Objective: Adult bone marrow mononuclear cells (BMMNCs) can restore cardiac function following myocardial necrosis. Protocols used to date have administered cells relatively late after ischaemia/reperfusion injury, but there is the opportunity with elective procedures to infuse cells shortly after restoration of blood flow, for example after angioplasty. Our aim was therefore to try and quantify protection from myocardial injury by early infusion of BMMNCs in a rat ischaemia reperfusion (I/R) model.
Methods and results: Male Wistar rats underwent 25 min of ischaemia followed by 2 h reperfusion of the left anterior descending coronary artery. Ten million BMMNCs were injected i.v. at reperfusion. We found BMMNCs caused a significant reduction in infarct size at 2 h when assessed by staining the area at risk with p-nitro blue tetrazolium (42% reduction, P<0.01). Apoptosis and necrosis of isolated cardiomyocytes was significantly reduced in the area at risk. Functional assessment at 7 days using echocardiography and left ventricular catheterisation showed improved systolic and diastolic function in the BMMNC treatment group (LVEF: BMMNC 71 ± 3% vs. PBS 48 ± 4%, P<0.0001). In functional studies BMMNC injected animals showed increased activation of Akt, inhibition of GSK-3β, amelioration of p38 MAP kinase phosphorylation and NF-κB activity compared to control myocardium. Inhibition of PI3K with LY294002 abolished all beneficial effects of BMMNC treatment. Proteomic analysis also demonstrated that BMMNC treatment induced alterations in proteins within known cardioprotective pathways, e.g., heat shock proteins, stress-70 protein as well as the chaperone protein 14-3-3 epsilon.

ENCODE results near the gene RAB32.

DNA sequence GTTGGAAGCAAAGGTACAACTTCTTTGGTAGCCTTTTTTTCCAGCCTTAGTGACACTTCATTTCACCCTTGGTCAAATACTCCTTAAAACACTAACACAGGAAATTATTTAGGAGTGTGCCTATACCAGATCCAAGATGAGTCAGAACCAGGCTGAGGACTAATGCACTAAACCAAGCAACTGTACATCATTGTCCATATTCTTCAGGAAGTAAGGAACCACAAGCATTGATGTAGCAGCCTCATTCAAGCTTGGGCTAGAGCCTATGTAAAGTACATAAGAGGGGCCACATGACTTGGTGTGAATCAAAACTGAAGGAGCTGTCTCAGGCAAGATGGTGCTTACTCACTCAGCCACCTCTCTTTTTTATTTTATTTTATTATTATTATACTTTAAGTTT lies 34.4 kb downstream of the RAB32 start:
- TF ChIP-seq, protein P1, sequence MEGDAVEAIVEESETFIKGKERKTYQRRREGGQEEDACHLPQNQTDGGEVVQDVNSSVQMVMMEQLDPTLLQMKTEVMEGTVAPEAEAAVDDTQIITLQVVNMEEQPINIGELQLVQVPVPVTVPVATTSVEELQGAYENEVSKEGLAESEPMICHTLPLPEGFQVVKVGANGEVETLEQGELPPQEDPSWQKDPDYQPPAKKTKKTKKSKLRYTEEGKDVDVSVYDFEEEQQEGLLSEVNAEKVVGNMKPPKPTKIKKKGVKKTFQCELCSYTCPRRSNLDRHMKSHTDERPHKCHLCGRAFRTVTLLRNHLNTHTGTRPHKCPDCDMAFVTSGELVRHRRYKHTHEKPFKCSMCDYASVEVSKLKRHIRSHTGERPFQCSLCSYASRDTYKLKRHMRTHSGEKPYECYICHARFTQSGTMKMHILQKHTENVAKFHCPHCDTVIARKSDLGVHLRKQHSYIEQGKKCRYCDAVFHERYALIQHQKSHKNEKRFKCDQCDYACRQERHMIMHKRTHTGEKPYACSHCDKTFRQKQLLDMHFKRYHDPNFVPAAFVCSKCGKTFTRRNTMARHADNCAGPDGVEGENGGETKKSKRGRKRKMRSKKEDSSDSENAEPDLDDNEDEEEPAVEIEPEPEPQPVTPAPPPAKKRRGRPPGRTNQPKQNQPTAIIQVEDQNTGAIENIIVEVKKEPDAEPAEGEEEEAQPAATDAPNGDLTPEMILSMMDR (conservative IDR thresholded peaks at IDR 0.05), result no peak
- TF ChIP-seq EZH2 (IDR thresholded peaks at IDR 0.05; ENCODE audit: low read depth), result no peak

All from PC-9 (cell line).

Conclusions: Early BMMNC injection during reperfusion preserves the myocardium, with evidence of reduced apoptosis, necrosis, and activation of survival pathways.
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